Katy Hastie


The brown coins spill onto the navy sleeping bag. My rehearsed gratitude at this offering far outweighs their poorly concealed disgust, but old hag’s curses are powerless against their forced joviality. They don’t want to see my wrinkles like mountain ranges, my winter-tree wild grey hair and my dirty fingernails clawing at their coins. The money is a prayer for mutual myopia that I answer with another warm gulp from my bottle.

Like an unspoken ritual, each tourist emerges from Waverley Station and stands transfixed by the last winter sun of the year, watching it set over shortbread-tin Edinburgh; the “Hog-money” experience all wrapped up in a tight tartan bow. No one notices the hot piss evaporating from my blankets as I struggle to get up from the pavement. My seashell-brittle bones creak and my feet tingle with needles. I roll a fag as soon as I limp onto Princes Street. Everyone loves to see an old lady puffing away. Gives the fools hope. Makes them feel invincible. Look at them, screaming on the Ferris wheel. Up and down, round and round, they dance with neon ribbons. How they love the safety of being scared, cloak themselves in the luxury of bright lights and fireworks.

Don’t you know who I am?

I drink deep from my potions, extinguish my fag on an icy fingertip and then howl for my wolf. He awakens behind the Walter Scott monument and pads to my side. His grey fur ripples like a storm cloud and his sharp white teeth glisten into a grin. I leap aboard, grasp a tuft of fur in each hand, and we bound towards the Royal Mile. Those who stare incredulous as we leap up the staircases, do you still not know me?

I am Cailleach Bheura, Celtic goddess of storm, Fomorian warrior of cold, killer of lambs and maker of whirlpools. You may have forgotten me, the hideous hag, the black sow lurking in the darkness, but I have not forgotten you.

My wolf leaps from the castle into the ends of the sunset and the force heaves the heavy lid of darkness down over the horizon. With a howl I summon the stormy western winds to Arthur’s Seat. They rumble there, eager to shoot the first cold blasts. I drag dark sodden clouds across the city spires to smother the moon, the stars, the streetlights, the fairground. All light yields to me. The white hairs on my chin prickle, my crow’s feet tighten. I let my dark cloaks flap across the rooftops and free my wiry hair from its plats ready for battle.

Feeling the tug of the gathering winds, I shake out the clouds like a fresh bed sheet, sending gales gushing down streets. Building strength, I suck in great mouthfuls of Arctic air to blast merciless winds down onto the crowds, scattering them like stalks of wheat. Screaming, I fill the sky with cold needles of rain and send them crashing in a relentless tumult to the earth. Spinning in the wind, they puncture the tiny living, varnish the cobbles with an icy sheen and darken the tweed-grey granite. I gather the full force of the speeding air and throw it down upon the city, whipping hair, soaking skin, sucking the uncertain off their feet. I smash the boards down from Princes Street Gardens, rattle the scaffold from the stage, snap the bare winter branches and ping the bulbs from the wires. I let my nails scrape along Princes Street, pulling out trees like teeth. I tug the cars across streets, slam them into walls and watch the occupants scurry in terror. I lash out at the policeman trying to direct the hordes, tear his hat from his head and the shouts from his mouth. His cries drift upwards to me. “All cancelled. All off. All of it. Go home!” After one final purge lashes the retreating revellers, I let the wind drop to a stoic coldness.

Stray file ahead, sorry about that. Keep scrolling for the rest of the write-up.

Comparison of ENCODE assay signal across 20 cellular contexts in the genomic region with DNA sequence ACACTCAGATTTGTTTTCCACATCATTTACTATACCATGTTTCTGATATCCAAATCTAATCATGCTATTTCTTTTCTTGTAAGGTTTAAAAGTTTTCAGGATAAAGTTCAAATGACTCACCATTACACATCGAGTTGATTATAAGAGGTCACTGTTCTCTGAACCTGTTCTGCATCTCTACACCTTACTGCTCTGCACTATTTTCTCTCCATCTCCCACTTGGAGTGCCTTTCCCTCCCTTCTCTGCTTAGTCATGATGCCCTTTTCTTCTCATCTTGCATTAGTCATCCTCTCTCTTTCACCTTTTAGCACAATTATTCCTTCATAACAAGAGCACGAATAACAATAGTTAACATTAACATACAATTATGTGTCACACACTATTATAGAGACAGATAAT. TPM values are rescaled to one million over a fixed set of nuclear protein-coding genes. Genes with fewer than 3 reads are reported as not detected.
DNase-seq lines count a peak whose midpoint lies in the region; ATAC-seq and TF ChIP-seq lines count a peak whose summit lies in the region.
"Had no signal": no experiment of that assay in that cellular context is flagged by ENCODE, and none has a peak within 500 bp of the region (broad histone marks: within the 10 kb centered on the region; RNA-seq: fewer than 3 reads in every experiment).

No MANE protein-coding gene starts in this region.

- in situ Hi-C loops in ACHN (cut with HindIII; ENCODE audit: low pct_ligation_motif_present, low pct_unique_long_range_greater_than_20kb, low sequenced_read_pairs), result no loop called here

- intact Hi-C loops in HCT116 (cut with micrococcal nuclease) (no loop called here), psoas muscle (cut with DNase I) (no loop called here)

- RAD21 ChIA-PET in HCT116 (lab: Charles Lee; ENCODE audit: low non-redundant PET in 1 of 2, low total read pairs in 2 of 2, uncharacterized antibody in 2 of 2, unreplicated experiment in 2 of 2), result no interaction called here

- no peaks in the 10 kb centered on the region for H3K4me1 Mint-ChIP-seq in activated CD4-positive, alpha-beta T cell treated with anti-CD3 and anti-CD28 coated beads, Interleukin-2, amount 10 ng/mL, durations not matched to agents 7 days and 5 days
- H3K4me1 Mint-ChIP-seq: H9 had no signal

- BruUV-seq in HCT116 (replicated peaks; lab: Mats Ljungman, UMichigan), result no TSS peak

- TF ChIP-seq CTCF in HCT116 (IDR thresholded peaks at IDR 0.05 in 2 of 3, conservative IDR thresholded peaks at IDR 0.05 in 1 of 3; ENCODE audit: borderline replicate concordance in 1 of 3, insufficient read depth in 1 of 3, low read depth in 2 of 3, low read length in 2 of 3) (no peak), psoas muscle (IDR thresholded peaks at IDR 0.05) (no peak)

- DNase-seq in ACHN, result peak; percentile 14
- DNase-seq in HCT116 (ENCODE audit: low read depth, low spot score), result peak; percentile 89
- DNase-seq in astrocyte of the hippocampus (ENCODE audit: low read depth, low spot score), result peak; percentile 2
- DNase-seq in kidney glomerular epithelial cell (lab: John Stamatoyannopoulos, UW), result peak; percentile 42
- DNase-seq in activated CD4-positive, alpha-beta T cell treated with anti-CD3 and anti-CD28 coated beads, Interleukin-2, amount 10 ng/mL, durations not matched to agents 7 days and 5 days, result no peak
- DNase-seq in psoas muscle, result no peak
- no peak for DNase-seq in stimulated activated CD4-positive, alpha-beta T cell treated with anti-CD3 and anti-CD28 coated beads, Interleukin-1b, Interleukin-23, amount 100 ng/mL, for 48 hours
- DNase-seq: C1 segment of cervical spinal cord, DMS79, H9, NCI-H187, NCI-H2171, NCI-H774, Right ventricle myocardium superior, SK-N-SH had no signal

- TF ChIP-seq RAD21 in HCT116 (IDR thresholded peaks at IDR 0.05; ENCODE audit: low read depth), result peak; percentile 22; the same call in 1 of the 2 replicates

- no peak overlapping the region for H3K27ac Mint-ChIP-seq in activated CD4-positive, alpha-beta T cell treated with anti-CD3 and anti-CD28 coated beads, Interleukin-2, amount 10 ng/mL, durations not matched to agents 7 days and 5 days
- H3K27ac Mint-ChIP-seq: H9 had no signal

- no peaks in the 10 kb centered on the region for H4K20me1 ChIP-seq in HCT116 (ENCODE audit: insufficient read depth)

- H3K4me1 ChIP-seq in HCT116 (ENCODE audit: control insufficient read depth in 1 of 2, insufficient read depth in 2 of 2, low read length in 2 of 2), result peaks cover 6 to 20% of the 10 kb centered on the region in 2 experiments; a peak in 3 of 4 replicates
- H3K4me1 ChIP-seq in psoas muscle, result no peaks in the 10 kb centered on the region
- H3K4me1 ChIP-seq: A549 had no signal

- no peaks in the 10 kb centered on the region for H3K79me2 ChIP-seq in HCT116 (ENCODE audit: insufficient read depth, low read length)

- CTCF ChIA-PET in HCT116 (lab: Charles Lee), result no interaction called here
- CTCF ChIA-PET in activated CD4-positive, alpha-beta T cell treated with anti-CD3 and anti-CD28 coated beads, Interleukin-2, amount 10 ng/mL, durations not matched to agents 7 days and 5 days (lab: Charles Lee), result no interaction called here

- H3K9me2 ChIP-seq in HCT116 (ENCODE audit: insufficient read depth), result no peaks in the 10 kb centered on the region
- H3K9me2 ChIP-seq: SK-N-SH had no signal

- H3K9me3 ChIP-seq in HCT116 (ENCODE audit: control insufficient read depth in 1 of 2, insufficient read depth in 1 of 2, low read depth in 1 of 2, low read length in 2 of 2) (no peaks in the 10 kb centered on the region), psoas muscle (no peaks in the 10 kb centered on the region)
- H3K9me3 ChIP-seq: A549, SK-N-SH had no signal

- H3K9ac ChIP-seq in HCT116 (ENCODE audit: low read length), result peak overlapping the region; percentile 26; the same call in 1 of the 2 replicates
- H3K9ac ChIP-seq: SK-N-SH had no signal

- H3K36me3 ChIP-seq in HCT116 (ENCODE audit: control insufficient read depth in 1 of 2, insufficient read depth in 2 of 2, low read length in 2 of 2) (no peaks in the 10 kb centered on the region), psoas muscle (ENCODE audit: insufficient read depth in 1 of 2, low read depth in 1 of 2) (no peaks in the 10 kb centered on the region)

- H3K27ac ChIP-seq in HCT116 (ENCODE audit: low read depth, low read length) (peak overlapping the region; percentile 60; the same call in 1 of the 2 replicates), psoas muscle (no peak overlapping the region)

My wolf lands us under a great archway in the Cowgate. Exhausted, I hop off and watch his silver eyes and swishing tail dissolve into the darkness. I let my oldness melt from my form. The wrinkles drip down my face and the dry husk of my hair crumples and falls to the ground. I emerge anew, a flower from the thaw. My young limbs step out from the melted detritus.

As the church bells ring and fireworks pop, my new eyes unseal to the Grassmarket filled with embracing strangers covered in streamers and balloons. Is it the end they are celebrating? Or the beginning? You must have one to have the other, and to celebrate at all you need both. I have none. Every year I live to old age to be reborn in youth. I know eternal life, but I can’t treasure this instant.

To fill this nothingness I claw at the sensations around me and my envious eyes rest on a group of revellers dressed as gangsters and film stars. The enticing sound of drunken laughter echoes in the street as they enter a doorway.

As quickly as I decide upon a costume, I feel blue peacock feathers brush the air above my head. Suitably attired as a showgirl, I sashay towards the party like a metronome, my heels clicking in time. Inside, relieved, flattered and marvelled at, I let champagne tickle my throat, while I freeze a tuxedoed youth with an early spring kiss.